In 2012, the Napa City-County Library rebranded itself as the Napa County Library to better reflect the services the library offers at its branches in American Canyon, Calistoga, Napa, and Yountville.
Significant milestones in the history of the Library include installation of the computerized circulation system in 1974. The Napa City-County Library was one of the first public libraries in California to move into the computer age. The destructive flood of 1986 threatened the Library. However, the Library’s elevated site, developed specifically to prevent flooding, spared it from serious damage. The Loma Prieta earthquake of 1989 damaged some external parts of the Library and hastened cracking which has exacerbated the chronic leakage problems.
Funding & Budget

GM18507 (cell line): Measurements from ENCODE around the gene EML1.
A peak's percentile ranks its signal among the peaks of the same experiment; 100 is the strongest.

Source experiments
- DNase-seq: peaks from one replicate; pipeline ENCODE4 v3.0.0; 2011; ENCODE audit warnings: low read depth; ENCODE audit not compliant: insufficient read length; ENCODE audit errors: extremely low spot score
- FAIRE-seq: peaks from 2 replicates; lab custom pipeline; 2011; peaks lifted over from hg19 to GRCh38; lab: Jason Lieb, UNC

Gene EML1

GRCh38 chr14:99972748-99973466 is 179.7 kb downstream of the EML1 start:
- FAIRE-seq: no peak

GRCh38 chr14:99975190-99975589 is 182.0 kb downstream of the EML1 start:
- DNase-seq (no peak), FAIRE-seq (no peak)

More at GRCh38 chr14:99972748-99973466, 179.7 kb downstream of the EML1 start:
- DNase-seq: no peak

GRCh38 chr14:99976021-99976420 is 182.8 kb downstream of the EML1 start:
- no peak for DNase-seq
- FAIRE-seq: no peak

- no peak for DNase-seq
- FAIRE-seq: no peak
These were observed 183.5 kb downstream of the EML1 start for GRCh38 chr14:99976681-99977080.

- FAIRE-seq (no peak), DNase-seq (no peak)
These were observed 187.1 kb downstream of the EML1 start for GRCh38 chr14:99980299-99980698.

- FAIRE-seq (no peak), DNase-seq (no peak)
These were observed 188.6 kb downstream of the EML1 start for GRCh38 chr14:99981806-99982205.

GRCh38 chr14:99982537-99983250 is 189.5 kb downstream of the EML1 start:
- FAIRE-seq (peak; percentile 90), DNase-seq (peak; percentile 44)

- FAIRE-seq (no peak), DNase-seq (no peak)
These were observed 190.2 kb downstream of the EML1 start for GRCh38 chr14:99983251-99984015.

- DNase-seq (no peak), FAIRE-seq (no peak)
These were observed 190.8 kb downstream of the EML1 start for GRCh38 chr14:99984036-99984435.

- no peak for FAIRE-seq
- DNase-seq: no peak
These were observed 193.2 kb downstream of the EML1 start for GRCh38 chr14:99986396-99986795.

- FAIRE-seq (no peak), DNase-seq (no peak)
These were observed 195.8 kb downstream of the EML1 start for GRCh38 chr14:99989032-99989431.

The Napa County Library is a department of the County of Napa. The Library receives a dedicated portion of county tax revenues each year. Additional funding support for the Library is provided by activities of the Napa County Library Foundation and the Friends of the Library. For complete funding and budget information please see the Financial and Budget documents provided by the County of Napa Auditor-Controller department.
As an agency under the supervision of the Napa County Board of Supervisors, the Napa County Library is responsible for operating the libraries in each community in Napa County except for St. Helena. The cities of Napa, American Canyon, Calistoga, and Yountville are served by the Library and contribute funding to the hours of operation. The Napa County Library is a member of Link+, a union catalog of contributed holdings from participating libraries in California and Nevada with over 10 million holdings available to Napa County Library users.
For county residents who are house-bound or who live in remote unincorporated areas, such as the communities around Lake Berryessa, the Library operates a Books-by-Mail program. Via the Internet or by telephone, patrons can request materials and access electronic databases and periodicals.